“The unit, which also could be used to respond to natural disasters and other missions, was formed in September and initially described as a rapid-reaction force. But as one of the most divisive elections in American history closes in, National Guard officials have softened how they characterize the service members, instead referring to them as ‘regional response units.”
New York Times: “As the workings of American democracy have become more complex — with sophisticated technology, early voting and the threat of foreign interference — New York has clung to a century-old system of local election administration that is one of the last vestiges of pure patronage in government, a relic from the era of powerful political clubhouses and Tammany Hall.”
“Already this year, the New York City Board of Elections failed to mail out many absentee ballots until the day before the primary, disenfranchising voters, and sent erroneous general election ballot packages to many other residents, spreading confusion.”
A Wichita man has been arrested on suspicion of threatening to kidnap and kill Wichita Mayor Brandon Whipple (D) over frustrations with city’s mask ordinance, the Wichita Eagle reports.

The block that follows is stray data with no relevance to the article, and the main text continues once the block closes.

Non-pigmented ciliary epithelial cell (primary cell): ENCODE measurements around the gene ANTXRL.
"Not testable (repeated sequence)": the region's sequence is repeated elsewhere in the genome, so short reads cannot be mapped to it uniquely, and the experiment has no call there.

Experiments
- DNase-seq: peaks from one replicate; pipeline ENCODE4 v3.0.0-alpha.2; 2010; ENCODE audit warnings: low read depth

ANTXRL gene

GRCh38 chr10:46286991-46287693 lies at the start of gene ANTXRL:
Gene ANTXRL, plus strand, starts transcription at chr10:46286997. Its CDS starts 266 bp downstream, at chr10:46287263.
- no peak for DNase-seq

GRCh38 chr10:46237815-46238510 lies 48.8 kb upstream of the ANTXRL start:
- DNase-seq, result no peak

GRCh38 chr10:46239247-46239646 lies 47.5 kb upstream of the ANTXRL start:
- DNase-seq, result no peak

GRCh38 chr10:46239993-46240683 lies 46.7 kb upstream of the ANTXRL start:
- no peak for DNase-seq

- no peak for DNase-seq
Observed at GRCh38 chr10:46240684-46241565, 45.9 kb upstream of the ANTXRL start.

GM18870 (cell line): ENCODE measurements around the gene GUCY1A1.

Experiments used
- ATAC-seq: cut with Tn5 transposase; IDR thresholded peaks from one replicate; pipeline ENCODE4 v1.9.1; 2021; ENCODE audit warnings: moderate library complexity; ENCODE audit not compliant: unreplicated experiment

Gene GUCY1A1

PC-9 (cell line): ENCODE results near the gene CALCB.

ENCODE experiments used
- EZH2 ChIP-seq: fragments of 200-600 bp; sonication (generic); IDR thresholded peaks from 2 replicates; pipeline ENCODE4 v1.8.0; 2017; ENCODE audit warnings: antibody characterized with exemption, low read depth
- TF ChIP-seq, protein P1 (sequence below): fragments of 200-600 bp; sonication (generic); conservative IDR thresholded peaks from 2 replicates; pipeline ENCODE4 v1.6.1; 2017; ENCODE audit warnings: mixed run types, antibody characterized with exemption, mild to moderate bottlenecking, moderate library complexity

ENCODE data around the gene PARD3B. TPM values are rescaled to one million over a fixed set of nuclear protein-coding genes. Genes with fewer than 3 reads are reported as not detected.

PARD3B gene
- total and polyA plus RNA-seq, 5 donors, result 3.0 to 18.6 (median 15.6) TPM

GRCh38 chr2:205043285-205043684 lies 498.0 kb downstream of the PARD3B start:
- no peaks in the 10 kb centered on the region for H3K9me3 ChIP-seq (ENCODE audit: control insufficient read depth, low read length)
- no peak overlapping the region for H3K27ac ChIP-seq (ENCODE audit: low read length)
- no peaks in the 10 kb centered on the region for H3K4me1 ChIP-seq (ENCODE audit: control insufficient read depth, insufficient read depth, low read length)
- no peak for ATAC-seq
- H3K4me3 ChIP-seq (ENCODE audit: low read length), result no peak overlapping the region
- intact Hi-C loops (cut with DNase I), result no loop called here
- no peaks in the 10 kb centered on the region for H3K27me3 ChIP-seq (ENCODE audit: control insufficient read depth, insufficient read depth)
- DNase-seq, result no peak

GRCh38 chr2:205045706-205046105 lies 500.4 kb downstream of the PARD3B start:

A day after disclosing a “consensual, inappropriate messaging relationship” with a local television anchor, Anchorage Mayor Ethan Berkowitz (D) resigned Tuesday, the Anchorage Daily News reports.
Anchorage Mayor Ethan Berkowitz (D) apologized for what he termed a “consensual, inappropriate messaging relationship” with Anchorage news anchor Maria Athens, the Anchorage Daily News reports.
Said Berkowitz: “I apologize to the people of Anchorage for a major lapse in judgment I made several years ago when I had a consensual, inappropriate messaging relationship with reporter Maria Athens. I’m embarrassed and ashamed for the hurt I’ve caused my family and our community. I take responsibility for my actions.”
Alaska Public Radio: “Athens prompted confusion and speculation Friday when she posted a video on her Facebook page claiming that according to reliable sources, Berkowitz had his ‘male genitalia’ posted on an underage girl’s website.”